Big Carbon Emitters Can’t Hide in 2022 | Carbon Tracking from Space

Washington (GGM) Analysis | January 18, 2022, by Noreen Wise, Founder & CEO of Gallant Gold Media, and author; image credit NASA 2006/05/07

With so much greenwashing and delusional thinking from big companies about their real CO2 emissions, the need to refine the process of tracking carbon through satellite imagery continues to be enhanced. Accurate measurements will either make or break us on our quest to stay below 1.5ºC within the next eight years. Cutting our national carbon emissions 50% by 2030 is a very tall order to fill.  Knowing who’s continuing to emit high levels of CO2 and methane, and whether carbon cutting initiatives are or aren’t working, is critical to our success as we fight our way up this steep cliff.

John Doerr states in his book, Speed & ScaleAn Action Plan for Solving Our Climate Crisis NowIf we fail to measure what matters, there’s no clear way to get where we need to go. To get to net-zero in time, we must measure precisely how much carbon the planet is emitting, where is it happening, who is responsible, all in real time.” 

NASA is determined to be the eye in the sky that gathers the much needed accurate measurements through it’s Orbiting Carbon Observatory-3 (OCO-3) strapped to the International Space Station (ISS). OCO-3 orbits the Earth and collects many dozens of regional images per day in blocks that are 50 miles x 50 miles. Cities, farms, forests, suburbia. The images are taken from sun up to sun down. “This is very important,”  Annmarie Eldering, NASA’s Jet Propulsion Laboratory’s OCO-3 Project Scientist, explains. “Plants respond to sun, so we need to see them behaving across the day.” The OCO-3’s predecessor, OCO-2, could only take images at 1:30 PM, 16 days on, 16 days off. Collecting measurements all day during daylight is a significant advancement.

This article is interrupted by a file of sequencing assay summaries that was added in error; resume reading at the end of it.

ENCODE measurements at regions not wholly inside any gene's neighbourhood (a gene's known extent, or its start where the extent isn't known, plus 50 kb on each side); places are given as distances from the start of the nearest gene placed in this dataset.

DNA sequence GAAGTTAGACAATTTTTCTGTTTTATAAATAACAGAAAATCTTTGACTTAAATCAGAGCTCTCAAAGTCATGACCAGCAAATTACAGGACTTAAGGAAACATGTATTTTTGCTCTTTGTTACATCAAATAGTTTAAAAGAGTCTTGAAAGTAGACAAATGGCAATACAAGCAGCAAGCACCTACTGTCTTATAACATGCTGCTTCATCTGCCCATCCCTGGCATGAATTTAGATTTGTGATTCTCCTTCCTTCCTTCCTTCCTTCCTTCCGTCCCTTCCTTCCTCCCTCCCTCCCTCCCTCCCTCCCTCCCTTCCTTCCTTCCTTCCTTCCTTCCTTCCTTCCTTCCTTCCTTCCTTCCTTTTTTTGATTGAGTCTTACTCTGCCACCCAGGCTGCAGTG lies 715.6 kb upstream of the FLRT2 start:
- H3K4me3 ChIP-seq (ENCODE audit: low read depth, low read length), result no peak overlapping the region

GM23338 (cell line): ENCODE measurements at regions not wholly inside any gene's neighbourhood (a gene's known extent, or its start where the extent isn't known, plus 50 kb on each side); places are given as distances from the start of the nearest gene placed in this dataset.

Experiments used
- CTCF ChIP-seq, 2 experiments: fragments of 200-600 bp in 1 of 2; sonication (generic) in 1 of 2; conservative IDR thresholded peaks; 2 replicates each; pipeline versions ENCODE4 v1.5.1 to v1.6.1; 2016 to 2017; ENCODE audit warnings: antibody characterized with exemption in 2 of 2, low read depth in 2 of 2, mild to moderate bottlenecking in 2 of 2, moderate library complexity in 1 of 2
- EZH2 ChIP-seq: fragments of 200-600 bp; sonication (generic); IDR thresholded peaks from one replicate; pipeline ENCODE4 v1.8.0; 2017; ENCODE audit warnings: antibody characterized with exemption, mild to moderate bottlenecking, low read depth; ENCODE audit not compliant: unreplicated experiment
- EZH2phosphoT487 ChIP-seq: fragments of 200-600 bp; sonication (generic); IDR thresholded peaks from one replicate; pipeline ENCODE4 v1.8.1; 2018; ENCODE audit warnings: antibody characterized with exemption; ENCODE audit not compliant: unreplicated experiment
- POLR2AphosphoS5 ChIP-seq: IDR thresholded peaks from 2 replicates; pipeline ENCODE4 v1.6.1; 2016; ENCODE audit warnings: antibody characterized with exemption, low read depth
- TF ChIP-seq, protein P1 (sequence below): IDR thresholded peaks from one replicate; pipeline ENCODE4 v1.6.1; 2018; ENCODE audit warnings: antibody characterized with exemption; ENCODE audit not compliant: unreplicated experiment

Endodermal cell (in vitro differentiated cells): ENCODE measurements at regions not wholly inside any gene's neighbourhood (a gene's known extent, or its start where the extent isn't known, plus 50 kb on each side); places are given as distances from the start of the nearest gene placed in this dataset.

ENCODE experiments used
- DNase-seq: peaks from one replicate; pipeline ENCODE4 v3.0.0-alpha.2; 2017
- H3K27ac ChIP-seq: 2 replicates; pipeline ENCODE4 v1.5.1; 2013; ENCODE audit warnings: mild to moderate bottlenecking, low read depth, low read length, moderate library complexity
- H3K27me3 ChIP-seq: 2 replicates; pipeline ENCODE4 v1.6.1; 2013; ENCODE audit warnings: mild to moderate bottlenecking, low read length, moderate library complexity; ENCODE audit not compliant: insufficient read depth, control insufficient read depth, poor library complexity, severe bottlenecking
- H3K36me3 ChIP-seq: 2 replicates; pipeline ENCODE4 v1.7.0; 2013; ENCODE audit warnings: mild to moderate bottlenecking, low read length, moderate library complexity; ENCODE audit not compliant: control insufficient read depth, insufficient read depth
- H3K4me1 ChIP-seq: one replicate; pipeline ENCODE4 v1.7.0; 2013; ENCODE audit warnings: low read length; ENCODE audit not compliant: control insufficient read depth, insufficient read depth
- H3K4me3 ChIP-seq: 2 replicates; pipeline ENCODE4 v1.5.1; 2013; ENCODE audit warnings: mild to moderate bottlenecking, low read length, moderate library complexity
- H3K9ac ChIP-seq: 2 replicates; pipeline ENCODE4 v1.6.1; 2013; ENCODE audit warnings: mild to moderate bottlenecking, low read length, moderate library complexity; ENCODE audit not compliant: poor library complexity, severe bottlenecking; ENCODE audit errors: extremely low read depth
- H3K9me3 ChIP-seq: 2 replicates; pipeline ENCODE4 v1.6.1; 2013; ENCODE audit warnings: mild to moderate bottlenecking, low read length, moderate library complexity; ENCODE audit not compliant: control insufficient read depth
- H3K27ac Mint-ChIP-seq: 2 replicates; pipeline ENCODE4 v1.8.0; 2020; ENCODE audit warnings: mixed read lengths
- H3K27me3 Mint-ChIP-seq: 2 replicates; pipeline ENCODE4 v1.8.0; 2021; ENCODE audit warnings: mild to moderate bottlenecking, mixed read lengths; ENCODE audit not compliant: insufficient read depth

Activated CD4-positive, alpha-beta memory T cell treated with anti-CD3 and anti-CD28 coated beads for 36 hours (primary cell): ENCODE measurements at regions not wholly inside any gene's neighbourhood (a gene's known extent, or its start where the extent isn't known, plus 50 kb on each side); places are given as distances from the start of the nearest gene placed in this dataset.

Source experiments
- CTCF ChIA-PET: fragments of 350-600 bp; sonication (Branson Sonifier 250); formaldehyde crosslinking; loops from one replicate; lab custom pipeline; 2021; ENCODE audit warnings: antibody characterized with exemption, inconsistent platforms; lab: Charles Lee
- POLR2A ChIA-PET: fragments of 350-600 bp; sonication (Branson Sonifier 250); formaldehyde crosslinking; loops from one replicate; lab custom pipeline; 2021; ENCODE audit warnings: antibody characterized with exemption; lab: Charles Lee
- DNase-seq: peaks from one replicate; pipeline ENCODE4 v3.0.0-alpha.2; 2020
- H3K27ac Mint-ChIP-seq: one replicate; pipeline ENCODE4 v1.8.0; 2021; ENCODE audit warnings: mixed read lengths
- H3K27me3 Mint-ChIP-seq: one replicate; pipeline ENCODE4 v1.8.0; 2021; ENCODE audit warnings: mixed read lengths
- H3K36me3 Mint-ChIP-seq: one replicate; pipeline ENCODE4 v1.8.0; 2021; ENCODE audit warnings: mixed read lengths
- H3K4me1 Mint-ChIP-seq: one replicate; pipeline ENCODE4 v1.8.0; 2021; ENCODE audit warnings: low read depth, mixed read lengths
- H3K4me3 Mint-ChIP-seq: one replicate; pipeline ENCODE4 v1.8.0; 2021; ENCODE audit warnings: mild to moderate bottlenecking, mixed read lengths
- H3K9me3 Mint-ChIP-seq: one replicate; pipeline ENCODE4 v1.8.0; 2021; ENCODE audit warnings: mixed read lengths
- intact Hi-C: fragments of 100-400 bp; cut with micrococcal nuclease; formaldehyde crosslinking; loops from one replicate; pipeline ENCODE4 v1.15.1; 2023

“The capability of OCO-3 is to map out some of these areas and see some change over time. That’s how we’re going to advance our understanding and modeling for the future, and understanding of climate.”

Annmarie Eldering, NASA Jet Propulsion Laboratory

An excellent example of what Eldering is talking about is the way the CO2 levels rise and fall in the farm belt depending on the season. During the spring, when farmers plow and release the carbon stored in the soil, the satellite can see and track this. In June, when the plants are busy photosynthesizing, absorbing significant amounts of carbon, and quickly growing, the satellite can see the carbon levels decrease. Regenerative farmers then have the tangible proof they need to educate conventional farmers about why no-till farming practices are best. Seed drilling equipment was invented to support the no-till movement. The documentary Kiss the Ground was able to highlight these game-changing facts and educate the public on why regenerative farming is so vital to saving humanity. Kiss the Ground included the satellite video from NASA’s OCO-2 report to highlight this.

The OCO was originally tested back in 2009, updated in 2014 to OCO-2, and reconfigured again in 2019 to become OCO-3. The majority of kinks have now been worked out. We should feel confident in the readings. We need to believe in their accuracy in order to make the correct decisions that will transform our culture into the sustainable, carbon-neutral culture we need it to be.

The following OCO-3 Quick Facts were taken directly from NASA’s Jet Propulsion Laboratory at California Institute of Technology:

  • OCO-3 is a vital part of the continuous global CO2 measurements that provide aerial views of regional carbon sources and sinks.
  • OCO-3 can take measurements at different times of the day, which diminishes uncertainty about the readings and assists in assessing how measurements taken from space can roll back human carbon emissions on Earth. Human CO2 emissions are the greatest question mark in our carbon budget and thus there’s a great desire to monitor and constrain.